Japanese riders competing at the second Tour of China have been drawn into a diplomatic row over an uninhabited group of islands in the East China Sea, with the UCI expressing a concern first and foremost for competitor safety.
Sovereignty has provided a rallying point for the Chinese for at least the last 150 years.
The trigger for the tension between China and Japan has been the latest twist in a long-running tug-of-war over the Diaoyo Islands (as known to Chinese) or the Senkaku Islands (as known to Japanese). Already a disputed territory, the islands were nationalised by the Japanese over the weekend when some of the islands were bought by the government from their private Japanese owner. The timing of the sale has proved critical with commemorations taking place on Tuesday for the Manchurian Incident of 1931, when the Japanese invaded the north of China, known as Manchuria. The incident was a catalyst for the revolution of 1949 and the creation of The People's Republic of China by Mao Zedong.
For now, Japanese riders, staff, journalists and photographers have been asked to leave this week's Tour of China, while Chinese badminton players have been withdrawn from a tournament in Japan, according to reports.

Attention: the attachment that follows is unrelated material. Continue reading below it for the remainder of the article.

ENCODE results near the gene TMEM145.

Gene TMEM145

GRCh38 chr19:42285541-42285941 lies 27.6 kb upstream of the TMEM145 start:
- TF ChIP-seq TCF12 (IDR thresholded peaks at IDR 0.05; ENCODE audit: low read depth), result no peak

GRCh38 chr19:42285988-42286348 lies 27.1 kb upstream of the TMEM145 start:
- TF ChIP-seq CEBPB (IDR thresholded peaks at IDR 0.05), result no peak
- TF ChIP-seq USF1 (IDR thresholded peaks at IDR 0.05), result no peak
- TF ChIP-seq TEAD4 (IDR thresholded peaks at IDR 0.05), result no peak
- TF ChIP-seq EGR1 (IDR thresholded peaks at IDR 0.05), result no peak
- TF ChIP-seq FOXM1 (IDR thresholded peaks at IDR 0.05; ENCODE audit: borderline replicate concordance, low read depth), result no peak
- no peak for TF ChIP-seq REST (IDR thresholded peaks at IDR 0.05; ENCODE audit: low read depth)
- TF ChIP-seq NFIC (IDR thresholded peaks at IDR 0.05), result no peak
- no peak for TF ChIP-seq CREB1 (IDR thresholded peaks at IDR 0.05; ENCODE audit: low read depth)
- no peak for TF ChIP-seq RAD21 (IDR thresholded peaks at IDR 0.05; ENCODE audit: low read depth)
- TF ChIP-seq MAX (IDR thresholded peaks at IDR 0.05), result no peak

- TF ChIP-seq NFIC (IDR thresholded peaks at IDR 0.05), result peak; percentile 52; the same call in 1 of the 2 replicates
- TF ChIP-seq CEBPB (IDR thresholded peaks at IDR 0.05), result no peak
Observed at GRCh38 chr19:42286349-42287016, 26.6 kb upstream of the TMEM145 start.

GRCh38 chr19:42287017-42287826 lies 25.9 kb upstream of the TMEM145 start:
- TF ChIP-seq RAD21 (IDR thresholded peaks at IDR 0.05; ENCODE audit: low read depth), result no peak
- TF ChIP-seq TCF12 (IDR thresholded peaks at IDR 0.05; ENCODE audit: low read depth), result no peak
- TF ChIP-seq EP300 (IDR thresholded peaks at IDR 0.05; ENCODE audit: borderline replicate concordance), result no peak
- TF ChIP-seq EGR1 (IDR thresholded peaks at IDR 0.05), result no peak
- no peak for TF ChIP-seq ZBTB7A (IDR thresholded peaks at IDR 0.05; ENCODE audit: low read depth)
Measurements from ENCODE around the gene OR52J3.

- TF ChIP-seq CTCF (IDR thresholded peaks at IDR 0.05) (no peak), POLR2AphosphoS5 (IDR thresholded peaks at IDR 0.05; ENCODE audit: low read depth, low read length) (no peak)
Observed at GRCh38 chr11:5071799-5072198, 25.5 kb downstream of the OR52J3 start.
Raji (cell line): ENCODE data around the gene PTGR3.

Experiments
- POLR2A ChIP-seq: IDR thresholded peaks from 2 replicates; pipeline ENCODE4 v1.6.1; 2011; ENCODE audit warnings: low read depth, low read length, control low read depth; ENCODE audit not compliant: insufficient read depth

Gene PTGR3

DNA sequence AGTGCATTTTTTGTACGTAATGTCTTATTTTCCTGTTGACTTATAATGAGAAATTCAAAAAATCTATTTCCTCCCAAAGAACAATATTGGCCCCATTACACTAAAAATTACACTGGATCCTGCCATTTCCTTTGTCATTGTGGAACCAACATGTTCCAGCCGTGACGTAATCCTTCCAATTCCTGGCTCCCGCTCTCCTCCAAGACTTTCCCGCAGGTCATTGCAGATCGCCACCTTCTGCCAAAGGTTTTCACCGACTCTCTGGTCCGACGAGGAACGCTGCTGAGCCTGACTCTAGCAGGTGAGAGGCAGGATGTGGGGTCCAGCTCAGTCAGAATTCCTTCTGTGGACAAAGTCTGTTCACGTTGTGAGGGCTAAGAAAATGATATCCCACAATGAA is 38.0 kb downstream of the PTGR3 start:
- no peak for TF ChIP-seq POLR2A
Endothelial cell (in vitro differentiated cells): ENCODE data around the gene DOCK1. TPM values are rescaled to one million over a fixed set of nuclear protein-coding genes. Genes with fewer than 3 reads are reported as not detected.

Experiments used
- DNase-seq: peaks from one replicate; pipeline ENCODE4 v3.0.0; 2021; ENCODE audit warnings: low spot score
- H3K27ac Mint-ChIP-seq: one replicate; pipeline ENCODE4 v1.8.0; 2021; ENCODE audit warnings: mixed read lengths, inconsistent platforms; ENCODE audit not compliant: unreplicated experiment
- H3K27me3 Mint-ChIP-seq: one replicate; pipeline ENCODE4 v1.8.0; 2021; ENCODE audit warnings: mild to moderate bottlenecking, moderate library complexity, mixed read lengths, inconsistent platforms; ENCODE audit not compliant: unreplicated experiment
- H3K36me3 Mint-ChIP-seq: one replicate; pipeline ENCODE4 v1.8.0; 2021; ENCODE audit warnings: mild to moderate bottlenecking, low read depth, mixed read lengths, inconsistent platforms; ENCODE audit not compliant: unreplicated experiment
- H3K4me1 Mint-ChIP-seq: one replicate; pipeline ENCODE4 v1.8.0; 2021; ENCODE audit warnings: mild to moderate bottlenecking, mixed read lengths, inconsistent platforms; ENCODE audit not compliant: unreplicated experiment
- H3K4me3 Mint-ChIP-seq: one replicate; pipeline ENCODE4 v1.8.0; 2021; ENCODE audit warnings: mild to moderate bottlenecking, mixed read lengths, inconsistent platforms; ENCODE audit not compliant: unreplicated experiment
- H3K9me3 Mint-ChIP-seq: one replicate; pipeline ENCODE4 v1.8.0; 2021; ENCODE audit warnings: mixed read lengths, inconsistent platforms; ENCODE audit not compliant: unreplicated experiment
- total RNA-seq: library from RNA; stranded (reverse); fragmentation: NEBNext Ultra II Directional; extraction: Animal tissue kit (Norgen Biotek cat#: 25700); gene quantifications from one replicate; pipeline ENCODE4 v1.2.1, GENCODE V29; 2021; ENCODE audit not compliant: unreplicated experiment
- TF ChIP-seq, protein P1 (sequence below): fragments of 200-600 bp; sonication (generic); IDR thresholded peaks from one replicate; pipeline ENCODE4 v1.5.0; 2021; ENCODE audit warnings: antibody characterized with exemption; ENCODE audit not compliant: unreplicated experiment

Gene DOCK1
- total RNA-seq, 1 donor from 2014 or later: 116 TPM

"It is true that Japanese were expelled," UCI President Pat McQuaid confirmed to Reuters.
Most notably, Taiji Nishitani (Aisan Racing Team) had been sitting fourth in the UCI AsiaTour rankings and was a stage winner in the first Tour of China. Nishitani may have started the prologue on Sunday but by Stage 1, he had left the race and so did his chances of climbing the rankings.
Meantime, with the high-profile Tour of Beijing due to begin on October 9, Global Cycling Promotion which runs the event is monitoring the situation closely.
"What matters is everyone's safety and it is true that the situation can become worrying," GCP director Alain Rumpf told Reuters.
The Japanese Embassy has suspended passport services in China for the time being.
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